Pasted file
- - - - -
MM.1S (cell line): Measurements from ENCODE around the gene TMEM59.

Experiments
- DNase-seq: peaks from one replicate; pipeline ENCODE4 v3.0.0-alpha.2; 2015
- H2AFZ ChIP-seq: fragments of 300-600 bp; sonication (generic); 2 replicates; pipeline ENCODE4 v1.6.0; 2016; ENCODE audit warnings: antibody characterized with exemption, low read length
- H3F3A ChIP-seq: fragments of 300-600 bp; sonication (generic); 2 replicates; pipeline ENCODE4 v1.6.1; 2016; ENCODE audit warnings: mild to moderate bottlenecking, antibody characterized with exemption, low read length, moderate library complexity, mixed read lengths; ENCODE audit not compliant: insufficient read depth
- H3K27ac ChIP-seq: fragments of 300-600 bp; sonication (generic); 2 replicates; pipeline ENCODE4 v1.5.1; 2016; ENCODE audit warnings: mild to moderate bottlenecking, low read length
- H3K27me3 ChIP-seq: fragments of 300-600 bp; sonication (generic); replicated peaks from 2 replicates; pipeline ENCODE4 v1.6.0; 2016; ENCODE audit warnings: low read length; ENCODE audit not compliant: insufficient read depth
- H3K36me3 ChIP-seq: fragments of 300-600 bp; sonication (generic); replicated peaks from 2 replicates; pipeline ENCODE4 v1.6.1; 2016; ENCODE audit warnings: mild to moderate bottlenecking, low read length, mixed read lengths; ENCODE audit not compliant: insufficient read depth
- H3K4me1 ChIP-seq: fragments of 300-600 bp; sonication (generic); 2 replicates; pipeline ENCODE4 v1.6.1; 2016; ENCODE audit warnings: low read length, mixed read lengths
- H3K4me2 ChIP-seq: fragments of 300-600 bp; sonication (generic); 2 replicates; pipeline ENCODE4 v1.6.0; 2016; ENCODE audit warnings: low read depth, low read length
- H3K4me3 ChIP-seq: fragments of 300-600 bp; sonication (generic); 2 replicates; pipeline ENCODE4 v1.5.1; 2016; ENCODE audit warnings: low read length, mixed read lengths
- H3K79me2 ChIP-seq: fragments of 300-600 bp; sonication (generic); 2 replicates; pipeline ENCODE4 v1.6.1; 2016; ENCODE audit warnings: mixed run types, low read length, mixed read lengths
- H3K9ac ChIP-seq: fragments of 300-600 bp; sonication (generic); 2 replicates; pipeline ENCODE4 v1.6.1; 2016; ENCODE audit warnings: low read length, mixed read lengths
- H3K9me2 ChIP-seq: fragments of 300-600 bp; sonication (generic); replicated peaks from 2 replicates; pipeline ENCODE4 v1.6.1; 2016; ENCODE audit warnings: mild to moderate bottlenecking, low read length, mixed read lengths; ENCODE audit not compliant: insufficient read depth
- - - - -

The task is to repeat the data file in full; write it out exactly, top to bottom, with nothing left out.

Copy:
MM.1S (cell line): Measurements from ENCODE around the gene TMEM59.

Experiments
- DNase-seq: peaks from one replicate; pipeline ENCODE4 v3.0.0-alpha.2; 2015
- H2AFZ ChIP-seq: fragments of 300-600 bp; sonication (generic); 2 replicates; pipeline ENCODE4 v1.6.0; 2016; ENCODE audit warnings: antibody characterized with exemption, low read length
- H3F3A ChIP-seq: fragments of 300-600 bp; sonication (generic); 2 replicates; pipeline ENCODE4 v1.6.1; 2016; ENCODE audit warnings: mild to moderate bottlenecking, antibody characterized with exemption, low read length, moderate library complexity, mixed read lengths; ENCODE audit not compliant: insufficient read depth
- H3K27ac ChIP-seq: fragments of 300-600 bp; sonication (generic); 2 replicates; pipeline ENCODE4 v1.5.1; 2016; ENCODE audit warnings: mild to moderate bottlenecking, low read length
- H3K27me3 ChIP-seq: fragments of 300-600 bp; sonication (generic); replicated peaks from 2 replicates; pipeline ENCODE4 v1.6.0; 2016; ENCODE audit warnings: low read length; ENCODE audit not compliant: insufficient read depth
- H3K36me3 ChIP-seq: fragments of 300-600 bp; sonication (generic); replicated peaks from 2 replicates; pipeline ENCODE4 v1.6.1; 2016; ENCODE audit warnings: mild to moderate bottlenecking, low read length, mixed read lengths; ENCODE audit not compliant: insufficient read depth
- H3K4me1 ChIP-seq: fragments of 300-600 bp; sonication (generic); 2 replicates; pipeline ENCODE4 v1.6.1; 2016; ENCODE audit warnings: low read length, mixed read lengths
- H3K4me2 ChIP-seq: fragments of 300-600 bp; sonication (generic); 2 replicates; pipeline ENCODE4 v1.6.0; 2016; ENCODE audit warnings: low read depth, low read length
- H3K4me3 ChIP-seq: fragments of 300-600 bp; sonication (generic); 2 replicates; pipeline ENCODE4 v1.5.1; 2016; ENCODE audit warnings: low read length, mixed read lengths
- H3K79me2 ChIP-seq: fragments of 300-600 bp; sonication (generic); 2 replicates; pipeline ENCODE4 v1.6.1; 2016; ENCODE audit warnings: mixed run types, low read length, mixed read lengths
- H3K9ac ChIP-seq: fragments of 300-600 bp; sonication (generic); 2 replicates; pipeline ENCODE4 v1.6.1; 2016; ENCODE audit warnings: low read length, mixed read lengths
- H3K9me2 ChIP-seq: fragments of 300-600 bp; sonication (generic); replicated peaks from 2 replicates; pipeline ENCODE4 v1.6.1; 2016; ENCODE audit warnings: mild to moderate bottlenecking, low read length, mixed read lengths; ENCODE audit not compliant: insufficient read depth